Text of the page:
Y is for Yuletide. One of my favorite signs of the season is the Rockefeller Center Christmas tree, affectionately known as the Tree. A favorite pasttime during the holiday season is gawking at the Tree and also gawking at other people gawking at the Tree. Each Tree is a little different (the 2006 Tree is pictured) and yet there's always something infectiously happy about it. No matter how stressed or tired or jaded I feel, no matter how vast the crowds or ridiculous the traffic, a visit always restores my spirits. Not everyone feels the magic – my favorite annual overheard sour comment is "I've seen bigger." (The petulant absurdity of such comments never fails to make me merry.) When I can't gawk in person, I gawk on TreeCam (also see here).
Much of New York City (affectionately known as the City) is splendidly decorated in December. Other favorite holiday adornments include the glittering snowflake suspended above the intersection of Fifth Avenue and 57th Street (left), which is viewed to best advantage at night and from a distance (watch out for the crazy auto traffic). The façade of Saks Fifth Avenue is also decorated in blue-white and white-white snowflakes (middle), which at intervals twinkle in time to music. New this year are the giant falling snowflakes projected onto 30 Rockefeller Plaza behind the Tree (right). Judging from the comments around me, every photographer in the plaza was obsessed with capturing them!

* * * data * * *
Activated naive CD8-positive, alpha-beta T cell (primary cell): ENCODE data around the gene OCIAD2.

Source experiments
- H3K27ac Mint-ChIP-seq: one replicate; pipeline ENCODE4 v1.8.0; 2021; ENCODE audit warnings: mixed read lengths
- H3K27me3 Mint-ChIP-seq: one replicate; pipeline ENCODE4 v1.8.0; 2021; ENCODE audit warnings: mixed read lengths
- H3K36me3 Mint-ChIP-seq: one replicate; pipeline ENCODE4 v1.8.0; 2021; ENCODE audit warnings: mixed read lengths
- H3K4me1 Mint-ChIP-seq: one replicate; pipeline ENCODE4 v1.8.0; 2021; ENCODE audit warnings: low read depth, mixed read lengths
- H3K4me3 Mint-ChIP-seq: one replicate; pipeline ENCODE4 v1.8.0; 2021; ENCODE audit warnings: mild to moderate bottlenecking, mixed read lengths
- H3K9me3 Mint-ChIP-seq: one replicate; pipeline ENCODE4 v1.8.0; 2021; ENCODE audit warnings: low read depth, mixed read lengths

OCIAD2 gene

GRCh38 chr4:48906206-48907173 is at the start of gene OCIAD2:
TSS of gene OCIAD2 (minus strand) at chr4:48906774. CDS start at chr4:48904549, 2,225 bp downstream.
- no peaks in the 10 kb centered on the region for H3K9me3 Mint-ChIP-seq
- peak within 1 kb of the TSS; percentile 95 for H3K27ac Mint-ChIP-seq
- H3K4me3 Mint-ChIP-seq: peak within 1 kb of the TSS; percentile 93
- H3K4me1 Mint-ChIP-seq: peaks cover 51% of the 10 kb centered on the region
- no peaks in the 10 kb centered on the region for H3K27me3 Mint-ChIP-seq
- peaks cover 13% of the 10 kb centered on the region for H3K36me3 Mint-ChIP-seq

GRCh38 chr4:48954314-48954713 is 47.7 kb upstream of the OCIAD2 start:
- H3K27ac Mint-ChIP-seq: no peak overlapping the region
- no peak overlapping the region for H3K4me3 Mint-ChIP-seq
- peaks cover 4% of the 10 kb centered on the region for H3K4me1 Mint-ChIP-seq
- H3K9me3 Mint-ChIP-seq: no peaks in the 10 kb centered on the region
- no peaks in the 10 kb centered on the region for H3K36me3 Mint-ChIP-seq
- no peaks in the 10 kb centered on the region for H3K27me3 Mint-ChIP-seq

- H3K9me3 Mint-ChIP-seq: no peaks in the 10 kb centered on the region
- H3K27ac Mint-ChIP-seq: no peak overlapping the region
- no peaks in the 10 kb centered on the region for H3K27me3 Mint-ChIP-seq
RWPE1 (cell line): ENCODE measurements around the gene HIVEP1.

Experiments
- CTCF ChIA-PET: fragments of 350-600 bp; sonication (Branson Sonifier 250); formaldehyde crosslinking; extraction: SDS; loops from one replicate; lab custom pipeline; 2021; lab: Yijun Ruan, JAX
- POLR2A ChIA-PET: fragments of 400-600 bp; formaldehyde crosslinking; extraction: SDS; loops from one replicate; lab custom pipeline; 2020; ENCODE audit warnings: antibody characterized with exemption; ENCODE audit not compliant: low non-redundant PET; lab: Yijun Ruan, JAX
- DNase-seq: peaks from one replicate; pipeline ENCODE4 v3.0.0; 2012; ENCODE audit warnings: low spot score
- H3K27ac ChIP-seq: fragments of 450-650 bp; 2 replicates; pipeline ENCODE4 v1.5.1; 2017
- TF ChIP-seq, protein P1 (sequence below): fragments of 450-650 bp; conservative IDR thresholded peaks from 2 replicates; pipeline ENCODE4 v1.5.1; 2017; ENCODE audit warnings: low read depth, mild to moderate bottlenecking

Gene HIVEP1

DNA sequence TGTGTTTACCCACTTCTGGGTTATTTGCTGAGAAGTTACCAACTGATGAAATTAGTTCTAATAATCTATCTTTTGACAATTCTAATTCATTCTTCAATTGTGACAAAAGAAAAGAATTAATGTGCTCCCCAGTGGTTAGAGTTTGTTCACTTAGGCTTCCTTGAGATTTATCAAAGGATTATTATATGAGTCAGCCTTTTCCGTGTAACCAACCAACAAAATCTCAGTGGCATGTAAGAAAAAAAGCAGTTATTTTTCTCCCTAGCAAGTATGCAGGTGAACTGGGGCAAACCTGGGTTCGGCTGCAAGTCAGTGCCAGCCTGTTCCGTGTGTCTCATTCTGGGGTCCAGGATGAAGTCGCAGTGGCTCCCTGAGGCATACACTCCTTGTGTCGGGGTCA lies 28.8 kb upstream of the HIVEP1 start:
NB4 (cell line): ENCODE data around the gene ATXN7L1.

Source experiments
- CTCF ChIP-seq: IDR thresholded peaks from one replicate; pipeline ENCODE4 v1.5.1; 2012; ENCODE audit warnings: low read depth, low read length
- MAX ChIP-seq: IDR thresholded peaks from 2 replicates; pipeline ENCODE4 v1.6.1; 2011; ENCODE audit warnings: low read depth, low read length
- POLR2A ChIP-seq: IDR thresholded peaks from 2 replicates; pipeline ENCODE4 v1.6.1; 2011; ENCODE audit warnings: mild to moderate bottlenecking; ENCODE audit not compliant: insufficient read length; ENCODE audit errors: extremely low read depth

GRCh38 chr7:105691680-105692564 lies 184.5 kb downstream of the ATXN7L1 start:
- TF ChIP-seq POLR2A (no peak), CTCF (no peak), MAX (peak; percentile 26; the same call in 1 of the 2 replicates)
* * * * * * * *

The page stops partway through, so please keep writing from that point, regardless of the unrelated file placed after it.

Y is for Your Face Here. Time magazine is holding a whimsical contest in conjunction with their Person of the Year issue. You can submit photos of your choice for Person of the Year. Selected photos will appear on an electronic billboard in Times Square at 43rd Street, New York City and in Dundas Square, Toronto. (You can nominate yourself – notice the dude with the cameraphone in the photo.) For more information, click here.
And Y is for yak. I bought some yak down at MDS&W – so far the luxuriously soft, but very short fiber has been beyond my ability to spin. I've also tried yak meat (and sprung it on unsuspecting guests) – most people can't distinguish it from beef. [ETA: Winter 2006 Spindlicity has a helpful article, "Spinning Down Fibers", which recommends using a supported spindle.]